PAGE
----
In August 2013, she returned to live in Ireland. She and Burton split up in 2014 after 20 years together, and subsequently divorced. She was raised as a Roman Catholic. Her mother was a devout Catholic who chose her daughter’s name in reference to the Lady of the Seven Dolours. Dolores admired Pope John Paul II, whom she met twice, in 2001 and 2002. She performed at the invitation of Pope Francis in 2013 at the Vatican’s annual Christmas concert.
In November 2014, O’Riordan was arrested and charged in connection with air rage on an Aer Lingus flight from New York to Shannon. During the flight she grew verbally and physically abusive with the crew. When police were arresting her after landing, she resisted, reminding them her taxes paid their wages and shouting “I’m the Queen of Limerick! I’m an icon!”, headbutting one Garda officer and spitting at another. Later she told the media that she had been stressed from living in New York hotels following the end of her 20-year marriage. The judge hearing her case agreed to dismiss all charges if she apologised in writing to those she injured and contributed €6,000 to the court poor box.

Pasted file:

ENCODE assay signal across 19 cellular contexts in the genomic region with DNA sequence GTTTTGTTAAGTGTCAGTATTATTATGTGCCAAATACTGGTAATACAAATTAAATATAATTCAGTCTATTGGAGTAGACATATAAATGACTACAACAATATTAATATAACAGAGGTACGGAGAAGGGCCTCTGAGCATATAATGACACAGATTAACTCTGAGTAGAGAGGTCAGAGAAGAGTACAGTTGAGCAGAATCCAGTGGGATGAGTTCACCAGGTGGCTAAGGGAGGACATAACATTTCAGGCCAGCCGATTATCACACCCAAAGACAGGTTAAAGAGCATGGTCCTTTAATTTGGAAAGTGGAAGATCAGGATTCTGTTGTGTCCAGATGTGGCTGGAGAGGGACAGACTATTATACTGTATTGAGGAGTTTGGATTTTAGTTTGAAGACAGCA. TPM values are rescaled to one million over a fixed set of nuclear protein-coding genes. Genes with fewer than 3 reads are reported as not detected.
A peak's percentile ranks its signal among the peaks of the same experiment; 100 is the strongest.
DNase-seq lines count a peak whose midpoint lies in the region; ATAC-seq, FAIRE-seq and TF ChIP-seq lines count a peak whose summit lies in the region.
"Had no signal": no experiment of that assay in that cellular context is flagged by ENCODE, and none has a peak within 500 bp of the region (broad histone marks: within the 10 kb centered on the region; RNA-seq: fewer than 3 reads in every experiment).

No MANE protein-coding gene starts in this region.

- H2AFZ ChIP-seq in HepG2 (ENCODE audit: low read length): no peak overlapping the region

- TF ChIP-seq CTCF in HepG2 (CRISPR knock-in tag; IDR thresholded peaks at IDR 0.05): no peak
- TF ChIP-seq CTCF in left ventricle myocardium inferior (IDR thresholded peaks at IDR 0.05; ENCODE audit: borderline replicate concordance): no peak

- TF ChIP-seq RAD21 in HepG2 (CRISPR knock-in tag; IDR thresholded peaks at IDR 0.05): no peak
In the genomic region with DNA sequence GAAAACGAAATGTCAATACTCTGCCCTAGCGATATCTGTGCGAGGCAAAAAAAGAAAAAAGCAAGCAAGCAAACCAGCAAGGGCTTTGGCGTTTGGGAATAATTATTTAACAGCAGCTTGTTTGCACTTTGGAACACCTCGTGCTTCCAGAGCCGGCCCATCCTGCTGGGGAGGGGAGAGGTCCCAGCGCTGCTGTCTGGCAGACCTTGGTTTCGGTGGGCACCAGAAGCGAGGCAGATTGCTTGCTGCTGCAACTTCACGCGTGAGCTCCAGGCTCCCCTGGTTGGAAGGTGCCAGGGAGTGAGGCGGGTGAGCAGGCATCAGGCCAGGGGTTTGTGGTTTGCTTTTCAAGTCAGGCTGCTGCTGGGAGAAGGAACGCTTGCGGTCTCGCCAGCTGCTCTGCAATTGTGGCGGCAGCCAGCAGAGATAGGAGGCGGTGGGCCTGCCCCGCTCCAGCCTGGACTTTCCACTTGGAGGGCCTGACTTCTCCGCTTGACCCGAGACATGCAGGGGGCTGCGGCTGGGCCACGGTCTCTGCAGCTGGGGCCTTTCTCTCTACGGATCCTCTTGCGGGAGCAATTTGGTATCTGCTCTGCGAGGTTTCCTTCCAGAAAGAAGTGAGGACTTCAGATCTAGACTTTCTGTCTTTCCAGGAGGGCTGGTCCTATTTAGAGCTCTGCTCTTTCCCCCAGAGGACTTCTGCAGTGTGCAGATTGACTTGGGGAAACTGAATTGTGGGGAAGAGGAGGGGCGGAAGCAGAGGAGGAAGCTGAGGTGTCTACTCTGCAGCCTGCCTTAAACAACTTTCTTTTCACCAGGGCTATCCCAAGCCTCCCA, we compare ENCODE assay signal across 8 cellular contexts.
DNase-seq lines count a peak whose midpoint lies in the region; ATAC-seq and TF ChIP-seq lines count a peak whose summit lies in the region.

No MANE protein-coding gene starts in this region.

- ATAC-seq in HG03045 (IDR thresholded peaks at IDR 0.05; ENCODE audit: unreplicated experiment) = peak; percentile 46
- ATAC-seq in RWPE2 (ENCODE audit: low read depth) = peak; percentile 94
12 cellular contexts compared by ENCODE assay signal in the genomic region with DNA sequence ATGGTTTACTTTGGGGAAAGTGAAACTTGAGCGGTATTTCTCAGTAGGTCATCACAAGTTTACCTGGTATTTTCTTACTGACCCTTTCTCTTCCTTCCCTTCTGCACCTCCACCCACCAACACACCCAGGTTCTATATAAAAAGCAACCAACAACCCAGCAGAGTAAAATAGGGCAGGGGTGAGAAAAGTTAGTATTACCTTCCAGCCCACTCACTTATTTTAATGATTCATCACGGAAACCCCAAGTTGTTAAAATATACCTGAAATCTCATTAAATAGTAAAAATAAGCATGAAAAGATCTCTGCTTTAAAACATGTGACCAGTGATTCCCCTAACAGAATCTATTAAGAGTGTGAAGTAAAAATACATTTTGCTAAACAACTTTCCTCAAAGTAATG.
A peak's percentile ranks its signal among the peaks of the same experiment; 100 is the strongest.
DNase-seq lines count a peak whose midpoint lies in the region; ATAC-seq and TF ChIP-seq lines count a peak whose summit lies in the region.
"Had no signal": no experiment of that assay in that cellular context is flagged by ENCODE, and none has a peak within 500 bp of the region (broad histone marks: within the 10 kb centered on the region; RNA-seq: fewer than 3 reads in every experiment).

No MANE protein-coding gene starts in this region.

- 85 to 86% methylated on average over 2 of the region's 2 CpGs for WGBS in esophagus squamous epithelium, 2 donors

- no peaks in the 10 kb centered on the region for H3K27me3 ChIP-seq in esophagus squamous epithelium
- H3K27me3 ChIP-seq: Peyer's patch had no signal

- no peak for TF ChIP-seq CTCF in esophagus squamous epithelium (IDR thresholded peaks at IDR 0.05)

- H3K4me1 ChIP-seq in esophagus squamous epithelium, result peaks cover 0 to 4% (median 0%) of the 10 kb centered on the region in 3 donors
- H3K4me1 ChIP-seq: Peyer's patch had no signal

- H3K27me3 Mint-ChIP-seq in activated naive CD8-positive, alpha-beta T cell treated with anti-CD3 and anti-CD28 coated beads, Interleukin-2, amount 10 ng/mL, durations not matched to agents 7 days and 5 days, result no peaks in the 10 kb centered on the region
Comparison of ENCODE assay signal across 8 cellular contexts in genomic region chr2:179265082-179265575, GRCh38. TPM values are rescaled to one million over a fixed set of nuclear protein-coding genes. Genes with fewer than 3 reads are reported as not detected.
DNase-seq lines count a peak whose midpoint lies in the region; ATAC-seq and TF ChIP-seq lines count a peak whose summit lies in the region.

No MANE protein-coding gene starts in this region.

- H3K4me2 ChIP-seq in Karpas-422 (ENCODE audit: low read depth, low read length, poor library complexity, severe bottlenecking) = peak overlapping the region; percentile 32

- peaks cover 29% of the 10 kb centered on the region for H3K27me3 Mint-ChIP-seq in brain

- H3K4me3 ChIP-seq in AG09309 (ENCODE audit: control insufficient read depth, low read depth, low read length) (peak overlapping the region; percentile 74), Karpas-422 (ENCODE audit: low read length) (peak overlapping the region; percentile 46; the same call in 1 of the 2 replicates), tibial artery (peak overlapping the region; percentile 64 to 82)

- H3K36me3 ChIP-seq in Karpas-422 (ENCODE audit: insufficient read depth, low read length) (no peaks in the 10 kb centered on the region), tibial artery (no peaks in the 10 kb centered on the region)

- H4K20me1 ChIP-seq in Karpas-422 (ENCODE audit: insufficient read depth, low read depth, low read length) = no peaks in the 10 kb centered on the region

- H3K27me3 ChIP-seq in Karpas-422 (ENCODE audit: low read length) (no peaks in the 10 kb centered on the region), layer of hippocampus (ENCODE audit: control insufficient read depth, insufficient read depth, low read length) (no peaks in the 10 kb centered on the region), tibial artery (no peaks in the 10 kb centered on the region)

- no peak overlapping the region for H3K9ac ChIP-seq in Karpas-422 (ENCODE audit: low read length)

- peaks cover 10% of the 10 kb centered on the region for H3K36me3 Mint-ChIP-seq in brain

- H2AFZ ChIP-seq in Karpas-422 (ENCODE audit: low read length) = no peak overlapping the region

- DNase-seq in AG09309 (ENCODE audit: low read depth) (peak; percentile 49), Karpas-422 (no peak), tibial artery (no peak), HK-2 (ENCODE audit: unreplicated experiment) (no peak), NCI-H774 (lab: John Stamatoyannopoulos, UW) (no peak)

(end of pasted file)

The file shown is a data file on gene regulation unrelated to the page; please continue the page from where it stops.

In May 2017, she publicly discussed her bipolar disorder, which she said had been diagnosed two years earlier. That same month, the Cranberries cited her back problems as the reason for cancelling the second part of the group’s European tour. In late 2017, O’Riordan said she was recovering and performed at a private event.
On 15 January 2018, at the age of 46, while in London for a recording session, Dolores O’Riordan died unexpectedly at the London Hilton on Park Lane hotel in Mayfair. The cause of death was accidental drowning in a bathtub, following sedation by alcohol intoxication.
Buy the 2017 Tribute Book
Rock-n-Roll Music by The Beatles in Paris 1965
R.I.P. NEIL PEART – RUSH
R.I.P. JOHN PRINE
R.I.P. BILL WITHERS
R.I.P. LITTLE RICHARD
R.I.P. CHARLIE DANIELS
R.I.P. PETER GREEN – FLEETWOOD MAC
R.I.P. EDDIE VAN HALEN
2018 VIDEO TRIBUTES
R.I.P. Ed King – Lynyrd Skynyrd – Sweet Home Alabama 1974
Aretha Franklin Singing The Weight with Duane Allman on Slide 1967
R.I.P.Mike Harrison – Spooky Tooth – Wrong Time 1968
R.I.P.Dolores o’Riordan – The Cranberries – Linger
R.I.P. France Gall Poupée de cire, Poupé de son 1965
R.I.P. Ray Thomas – The Moody Blues – Nights in White Satin 1967